Barrett Alley, a Dallasite who spent three years perfecting his line of astonishingly thin but resilient leather wallets, took another year to design his just-released Smuggler's Belt, which contains a hidden pocket for stashing cash made from clandestine shipments of opium. Alley says each belt requires three different thicknesses of leather, and takes a skilled craftsmen three hours to make, a process that looks a little like this:
But that's not all: each iron buckle is forged by a blacksmith "stuck in 1776", meaning he uses period-faithful production methods, and took Alley so long to find that he won't reveal where the guy's located for fear that everybody will be after his majestically outmoded services.
That doesn't mean you don't get to see pictures of molten metal, however, because somewhat less secretively, Alley has also created the Magic Braid Belt, which is cut & woven from a single piece of leather using a technique that apparently goes back to the conquistadors:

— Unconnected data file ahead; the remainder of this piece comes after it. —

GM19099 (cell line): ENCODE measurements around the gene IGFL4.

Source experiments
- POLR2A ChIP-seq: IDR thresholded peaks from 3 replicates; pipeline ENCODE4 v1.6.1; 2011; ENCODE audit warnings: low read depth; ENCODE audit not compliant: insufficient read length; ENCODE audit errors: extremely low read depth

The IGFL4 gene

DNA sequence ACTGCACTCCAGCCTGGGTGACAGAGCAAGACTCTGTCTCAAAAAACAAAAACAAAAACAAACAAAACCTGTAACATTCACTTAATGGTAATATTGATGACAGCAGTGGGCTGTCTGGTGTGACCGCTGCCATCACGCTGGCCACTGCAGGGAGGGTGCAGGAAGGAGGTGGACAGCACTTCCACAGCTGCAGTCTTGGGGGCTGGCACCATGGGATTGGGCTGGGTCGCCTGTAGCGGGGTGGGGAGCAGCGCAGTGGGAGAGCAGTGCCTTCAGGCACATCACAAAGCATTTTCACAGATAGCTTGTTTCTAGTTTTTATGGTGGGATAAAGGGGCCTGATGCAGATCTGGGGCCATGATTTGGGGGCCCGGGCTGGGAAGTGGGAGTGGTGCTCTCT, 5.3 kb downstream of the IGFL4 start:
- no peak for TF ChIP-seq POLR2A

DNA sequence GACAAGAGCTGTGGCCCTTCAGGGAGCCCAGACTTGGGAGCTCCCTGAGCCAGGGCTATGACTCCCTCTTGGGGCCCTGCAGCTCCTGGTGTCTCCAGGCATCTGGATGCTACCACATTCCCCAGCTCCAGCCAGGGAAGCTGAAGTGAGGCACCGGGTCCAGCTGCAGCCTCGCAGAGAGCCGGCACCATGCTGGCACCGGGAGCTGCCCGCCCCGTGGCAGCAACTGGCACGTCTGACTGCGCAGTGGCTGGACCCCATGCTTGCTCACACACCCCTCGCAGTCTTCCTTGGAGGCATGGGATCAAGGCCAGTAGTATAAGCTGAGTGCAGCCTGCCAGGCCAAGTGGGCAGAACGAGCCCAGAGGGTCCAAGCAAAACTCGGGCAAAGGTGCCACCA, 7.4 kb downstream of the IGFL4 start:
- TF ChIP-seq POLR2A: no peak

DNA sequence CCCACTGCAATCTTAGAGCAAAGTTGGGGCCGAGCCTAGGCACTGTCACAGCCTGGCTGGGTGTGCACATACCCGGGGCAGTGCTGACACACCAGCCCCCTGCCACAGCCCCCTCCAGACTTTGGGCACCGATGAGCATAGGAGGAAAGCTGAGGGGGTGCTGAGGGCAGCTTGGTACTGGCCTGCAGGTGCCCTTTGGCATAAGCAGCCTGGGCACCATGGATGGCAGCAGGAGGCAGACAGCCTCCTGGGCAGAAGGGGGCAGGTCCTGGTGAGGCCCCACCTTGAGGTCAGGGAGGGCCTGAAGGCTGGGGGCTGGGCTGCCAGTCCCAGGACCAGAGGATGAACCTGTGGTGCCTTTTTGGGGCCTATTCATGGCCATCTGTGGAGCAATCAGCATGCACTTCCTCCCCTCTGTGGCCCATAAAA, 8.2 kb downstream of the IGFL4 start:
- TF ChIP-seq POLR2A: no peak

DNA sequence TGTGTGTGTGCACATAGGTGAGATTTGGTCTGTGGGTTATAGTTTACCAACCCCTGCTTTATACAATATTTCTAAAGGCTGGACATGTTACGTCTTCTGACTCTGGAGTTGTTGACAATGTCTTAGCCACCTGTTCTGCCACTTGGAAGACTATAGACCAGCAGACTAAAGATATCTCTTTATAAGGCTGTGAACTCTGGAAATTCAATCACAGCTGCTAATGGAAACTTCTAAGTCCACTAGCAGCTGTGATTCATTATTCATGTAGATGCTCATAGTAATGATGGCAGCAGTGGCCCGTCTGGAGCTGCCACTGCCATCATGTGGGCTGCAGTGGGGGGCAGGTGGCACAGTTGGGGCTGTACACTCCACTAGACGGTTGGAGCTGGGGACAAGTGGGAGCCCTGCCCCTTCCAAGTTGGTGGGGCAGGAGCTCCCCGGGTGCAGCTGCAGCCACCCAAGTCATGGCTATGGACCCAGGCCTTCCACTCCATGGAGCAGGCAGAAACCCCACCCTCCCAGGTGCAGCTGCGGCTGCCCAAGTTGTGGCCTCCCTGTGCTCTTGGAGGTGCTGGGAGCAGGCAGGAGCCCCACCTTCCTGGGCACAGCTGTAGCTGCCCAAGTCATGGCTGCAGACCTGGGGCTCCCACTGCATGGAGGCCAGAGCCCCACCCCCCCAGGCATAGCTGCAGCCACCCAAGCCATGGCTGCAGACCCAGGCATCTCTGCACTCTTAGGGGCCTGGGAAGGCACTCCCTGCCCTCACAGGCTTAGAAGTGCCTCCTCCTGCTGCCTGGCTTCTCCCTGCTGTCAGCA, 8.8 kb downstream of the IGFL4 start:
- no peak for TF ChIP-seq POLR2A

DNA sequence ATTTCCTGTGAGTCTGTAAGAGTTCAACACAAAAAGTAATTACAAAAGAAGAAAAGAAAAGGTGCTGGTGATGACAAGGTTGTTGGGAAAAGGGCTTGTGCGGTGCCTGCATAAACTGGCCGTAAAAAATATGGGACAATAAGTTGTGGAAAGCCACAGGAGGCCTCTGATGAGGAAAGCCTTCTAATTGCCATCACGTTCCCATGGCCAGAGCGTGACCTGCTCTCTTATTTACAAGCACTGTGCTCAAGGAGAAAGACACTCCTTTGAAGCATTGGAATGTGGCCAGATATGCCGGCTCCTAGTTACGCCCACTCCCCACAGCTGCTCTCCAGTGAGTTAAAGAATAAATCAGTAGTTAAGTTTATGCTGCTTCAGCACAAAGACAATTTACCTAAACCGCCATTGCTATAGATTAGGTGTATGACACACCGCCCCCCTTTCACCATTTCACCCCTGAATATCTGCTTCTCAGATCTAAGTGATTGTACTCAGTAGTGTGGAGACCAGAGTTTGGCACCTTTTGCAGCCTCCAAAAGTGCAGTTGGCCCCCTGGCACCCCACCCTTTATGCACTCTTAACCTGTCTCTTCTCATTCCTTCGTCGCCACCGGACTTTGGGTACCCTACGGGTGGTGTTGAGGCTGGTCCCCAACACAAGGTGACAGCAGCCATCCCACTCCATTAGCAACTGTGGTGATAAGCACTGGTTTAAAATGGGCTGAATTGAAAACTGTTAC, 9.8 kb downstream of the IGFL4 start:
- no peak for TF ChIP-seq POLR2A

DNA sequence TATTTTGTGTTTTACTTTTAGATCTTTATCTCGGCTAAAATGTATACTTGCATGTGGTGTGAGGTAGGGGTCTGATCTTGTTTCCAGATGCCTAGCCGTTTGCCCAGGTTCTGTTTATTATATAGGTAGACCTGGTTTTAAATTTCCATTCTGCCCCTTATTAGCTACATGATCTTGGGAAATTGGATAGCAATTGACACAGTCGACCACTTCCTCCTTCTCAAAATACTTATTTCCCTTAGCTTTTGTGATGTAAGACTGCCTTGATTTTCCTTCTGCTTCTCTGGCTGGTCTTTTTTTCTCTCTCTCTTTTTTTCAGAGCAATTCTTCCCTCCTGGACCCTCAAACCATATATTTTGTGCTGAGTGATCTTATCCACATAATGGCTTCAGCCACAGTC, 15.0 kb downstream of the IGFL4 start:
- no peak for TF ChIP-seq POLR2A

Each of these buckles is sand-cast into existence by a brass foundry in Dallas. This is how that works:
Also, this happens, because you can't sand-cast without sand:
Neither belt is cheap, but if you want an accessory whose back-story involves the Revolutionary Era or Spanish explorers & burning sand, you might want to pull out your incredibly thin leather wallet.